The Religious Left in Modern America

228
Book Subtitle:
Doorkeepers of a Radical Faith
Release Date:
20180516
Publisher:
Palgrave MacMillan
Editor(s):
Leilah Danielson, Marian Mollin, and Doug Rossinow
Retailer Link
https://www.palgrave.com/us/book/9783319731193
Summary:
This edited collection of exciting new scholarship provides comprehensive coverage of the broad sweep of twentieth century religious activism on the American left. The volume covers a diversity of perspectives, including Protestant, Catholic, and Jewish history, and important essays on African-American, Latino, and women’s spirituality. Taken together, these essays offer a comparative and long-term perspective on religious groups and social movements often studied in isolation, and fully integrate faith-based action into the history of progressive social movements and politics in the modern United States. It becomes clear that throughout the twentieth century, religious faith has served as a powerful motivator and generator for activism, not just as on the right, where observers regularly link religion and politics, but on the left. This volume will appeal to historians of modern American politics, religion, and social movements, religious studies scholars, and contemporary activists.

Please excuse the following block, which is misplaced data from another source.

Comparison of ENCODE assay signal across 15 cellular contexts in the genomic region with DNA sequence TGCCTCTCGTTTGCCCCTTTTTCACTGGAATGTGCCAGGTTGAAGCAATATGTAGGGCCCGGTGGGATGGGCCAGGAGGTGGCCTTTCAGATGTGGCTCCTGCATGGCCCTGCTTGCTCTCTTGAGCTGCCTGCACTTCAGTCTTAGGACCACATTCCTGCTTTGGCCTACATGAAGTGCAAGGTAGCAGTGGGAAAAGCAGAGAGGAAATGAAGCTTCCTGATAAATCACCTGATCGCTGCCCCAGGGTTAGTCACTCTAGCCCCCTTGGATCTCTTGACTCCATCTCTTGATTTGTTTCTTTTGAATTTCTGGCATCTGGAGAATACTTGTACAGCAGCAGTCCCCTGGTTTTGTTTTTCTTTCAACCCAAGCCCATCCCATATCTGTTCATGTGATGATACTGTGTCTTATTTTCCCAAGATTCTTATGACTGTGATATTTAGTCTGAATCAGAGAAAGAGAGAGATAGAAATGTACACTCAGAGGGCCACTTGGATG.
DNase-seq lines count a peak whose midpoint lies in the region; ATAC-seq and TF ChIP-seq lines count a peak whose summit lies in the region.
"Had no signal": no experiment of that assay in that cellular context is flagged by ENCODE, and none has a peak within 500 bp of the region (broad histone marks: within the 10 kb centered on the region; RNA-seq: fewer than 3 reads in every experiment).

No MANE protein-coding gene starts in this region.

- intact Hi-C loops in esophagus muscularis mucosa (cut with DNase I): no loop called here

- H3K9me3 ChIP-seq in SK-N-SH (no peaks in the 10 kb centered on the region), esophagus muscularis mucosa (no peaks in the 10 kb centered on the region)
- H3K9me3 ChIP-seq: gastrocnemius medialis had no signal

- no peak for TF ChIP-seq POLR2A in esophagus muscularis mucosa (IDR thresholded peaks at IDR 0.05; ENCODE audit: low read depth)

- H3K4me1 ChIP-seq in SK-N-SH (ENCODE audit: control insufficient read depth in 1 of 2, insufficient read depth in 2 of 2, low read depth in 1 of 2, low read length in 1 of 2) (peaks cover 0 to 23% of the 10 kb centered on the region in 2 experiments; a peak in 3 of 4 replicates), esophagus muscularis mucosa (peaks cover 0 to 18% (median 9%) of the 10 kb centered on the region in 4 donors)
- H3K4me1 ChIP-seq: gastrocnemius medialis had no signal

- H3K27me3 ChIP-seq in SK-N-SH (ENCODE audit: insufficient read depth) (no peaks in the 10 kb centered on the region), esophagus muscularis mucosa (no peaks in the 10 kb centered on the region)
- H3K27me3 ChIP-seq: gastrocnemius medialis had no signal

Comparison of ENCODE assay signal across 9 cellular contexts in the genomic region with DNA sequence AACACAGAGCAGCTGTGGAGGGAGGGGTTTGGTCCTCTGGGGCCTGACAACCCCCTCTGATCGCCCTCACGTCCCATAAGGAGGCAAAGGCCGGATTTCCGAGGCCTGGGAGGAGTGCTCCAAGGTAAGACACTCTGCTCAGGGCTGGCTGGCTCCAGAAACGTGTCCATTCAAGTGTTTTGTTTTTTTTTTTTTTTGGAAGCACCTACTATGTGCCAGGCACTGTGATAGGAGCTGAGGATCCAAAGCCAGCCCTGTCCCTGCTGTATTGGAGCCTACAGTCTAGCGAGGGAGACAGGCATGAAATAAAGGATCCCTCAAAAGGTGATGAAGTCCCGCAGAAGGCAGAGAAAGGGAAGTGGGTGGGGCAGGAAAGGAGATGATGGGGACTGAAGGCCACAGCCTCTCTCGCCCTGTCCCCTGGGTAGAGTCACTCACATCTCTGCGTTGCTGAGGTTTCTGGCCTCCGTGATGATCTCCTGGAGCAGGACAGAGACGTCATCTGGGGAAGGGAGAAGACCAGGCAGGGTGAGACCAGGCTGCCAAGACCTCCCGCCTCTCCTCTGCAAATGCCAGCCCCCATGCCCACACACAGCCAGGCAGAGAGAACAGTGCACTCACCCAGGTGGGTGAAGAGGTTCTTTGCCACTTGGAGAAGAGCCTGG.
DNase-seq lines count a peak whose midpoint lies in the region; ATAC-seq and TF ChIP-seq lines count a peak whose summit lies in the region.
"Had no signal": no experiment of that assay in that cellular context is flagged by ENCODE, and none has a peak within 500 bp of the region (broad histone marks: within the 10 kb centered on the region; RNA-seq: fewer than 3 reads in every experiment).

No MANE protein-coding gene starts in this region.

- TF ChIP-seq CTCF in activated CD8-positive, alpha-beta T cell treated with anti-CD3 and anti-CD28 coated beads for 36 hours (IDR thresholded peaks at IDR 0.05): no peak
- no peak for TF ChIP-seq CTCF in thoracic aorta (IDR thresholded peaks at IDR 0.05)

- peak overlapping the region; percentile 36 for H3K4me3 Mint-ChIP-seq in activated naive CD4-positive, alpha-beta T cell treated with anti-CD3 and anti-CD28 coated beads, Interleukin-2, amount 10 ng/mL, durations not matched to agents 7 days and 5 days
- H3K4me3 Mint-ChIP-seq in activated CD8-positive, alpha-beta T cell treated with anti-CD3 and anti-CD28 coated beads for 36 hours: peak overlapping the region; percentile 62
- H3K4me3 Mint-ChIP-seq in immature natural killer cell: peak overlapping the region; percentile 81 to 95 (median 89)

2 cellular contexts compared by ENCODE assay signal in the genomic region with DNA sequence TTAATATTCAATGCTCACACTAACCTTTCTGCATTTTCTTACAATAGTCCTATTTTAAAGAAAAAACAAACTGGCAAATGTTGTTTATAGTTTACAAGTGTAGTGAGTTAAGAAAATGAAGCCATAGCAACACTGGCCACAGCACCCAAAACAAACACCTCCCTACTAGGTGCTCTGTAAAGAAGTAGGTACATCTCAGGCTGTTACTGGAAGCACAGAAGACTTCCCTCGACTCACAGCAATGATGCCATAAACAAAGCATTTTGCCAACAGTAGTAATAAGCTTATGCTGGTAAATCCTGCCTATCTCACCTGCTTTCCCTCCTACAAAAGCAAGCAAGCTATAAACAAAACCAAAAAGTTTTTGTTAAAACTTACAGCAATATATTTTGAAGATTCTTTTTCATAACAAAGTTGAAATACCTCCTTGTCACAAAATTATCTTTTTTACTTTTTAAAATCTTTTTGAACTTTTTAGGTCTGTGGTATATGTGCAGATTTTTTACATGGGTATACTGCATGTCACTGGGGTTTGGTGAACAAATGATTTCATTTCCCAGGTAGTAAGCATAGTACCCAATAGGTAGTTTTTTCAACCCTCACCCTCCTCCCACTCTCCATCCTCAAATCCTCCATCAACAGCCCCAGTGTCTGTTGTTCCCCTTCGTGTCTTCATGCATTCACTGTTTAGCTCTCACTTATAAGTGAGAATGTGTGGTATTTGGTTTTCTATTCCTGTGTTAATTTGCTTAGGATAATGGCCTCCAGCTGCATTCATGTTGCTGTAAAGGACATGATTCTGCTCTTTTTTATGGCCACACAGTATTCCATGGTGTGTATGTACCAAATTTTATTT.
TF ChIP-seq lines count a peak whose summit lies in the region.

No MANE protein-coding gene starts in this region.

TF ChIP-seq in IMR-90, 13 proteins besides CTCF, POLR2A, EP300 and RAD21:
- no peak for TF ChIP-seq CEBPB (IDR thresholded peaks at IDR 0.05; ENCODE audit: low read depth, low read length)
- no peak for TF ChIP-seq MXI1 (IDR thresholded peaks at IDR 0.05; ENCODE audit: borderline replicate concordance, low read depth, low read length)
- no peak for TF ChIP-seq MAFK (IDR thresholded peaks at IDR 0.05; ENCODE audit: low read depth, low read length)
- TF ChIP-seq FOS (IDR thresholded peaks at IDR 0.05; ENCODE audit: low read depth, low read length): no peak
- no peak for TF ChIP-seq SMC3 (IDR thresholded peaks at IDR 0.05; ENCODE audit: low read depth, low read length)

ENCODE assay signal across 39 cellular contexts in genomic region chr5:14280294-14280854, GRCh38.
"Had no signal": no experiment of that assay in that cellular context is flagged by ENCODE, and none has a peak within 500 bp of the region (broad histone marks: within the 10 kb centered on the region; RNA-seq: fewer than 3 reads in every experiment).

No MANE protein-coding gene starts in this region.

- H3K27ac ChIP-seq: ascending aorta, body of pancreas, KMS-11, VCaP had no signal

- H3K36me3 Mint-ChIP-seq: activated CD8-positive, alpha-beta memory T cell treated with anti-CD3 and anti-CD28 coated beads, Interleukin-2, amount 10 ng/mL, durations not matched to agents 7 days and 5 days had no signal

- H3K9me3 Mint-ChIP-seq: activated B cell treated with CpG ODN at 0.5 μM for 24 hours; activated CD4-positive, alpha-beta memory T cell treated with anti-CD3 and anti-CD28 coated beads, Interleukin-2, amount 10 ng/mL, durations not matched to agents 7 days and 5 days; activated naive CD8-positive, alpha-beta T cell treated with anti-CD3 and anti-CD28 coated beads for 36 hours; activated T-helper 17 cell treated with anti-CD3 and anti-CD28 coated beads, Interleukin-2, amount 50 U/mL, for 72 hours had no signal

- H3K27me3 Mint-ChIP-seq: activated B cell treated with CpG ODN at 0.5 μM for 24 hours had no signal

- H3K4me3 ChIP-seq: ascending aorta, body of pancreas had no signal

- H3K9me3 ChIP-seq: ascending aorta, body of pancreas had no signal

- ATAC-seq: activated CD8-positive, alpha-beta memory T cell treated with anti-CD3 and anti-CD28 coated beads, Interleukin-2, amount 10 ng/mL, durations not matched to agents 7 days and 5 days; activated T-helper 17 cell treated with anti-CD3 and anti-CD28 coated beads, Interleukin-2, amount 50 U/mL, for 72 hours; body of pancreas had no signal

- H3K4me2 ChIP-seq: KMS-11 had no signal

EAN/IBAN/Identifier:
978-3-319-73119-3
SubtitleDoorkeepers of a Radical Faith
PublisherPalgrave MacMillan
EAN/ISBN978-3-319-73119-3
Release Date2018-05-16
Editor(s)Leilah Danielson, Marian Mollin, and Doug Rossinow
SummaryThis edited collection of exciting new scholarship provides comprehensive coverage of the broad sweep of twentieth century religious activism on the American left. The volume covers a diversity of perspectives, including Protestant, Catholic, and Jewish history, and important essays on African-American, Latino, and women’s spirituality. Taken together, these essays offer a comparative and long-term perspective on religious groups and social movements often studied in isolation, and fully integrate faith-based action into the history of progressive social movements and politics in the modern United States. It becomes clear that throughout the twentieth century, religious faith has served as a powerful motivator and generator for activism, not just as on the right, where observers regularly link religion and politics, but on the left. This volume will appeal to historians of modern American politics, religion, and social movements, religious studies scholars, and contemporary activists.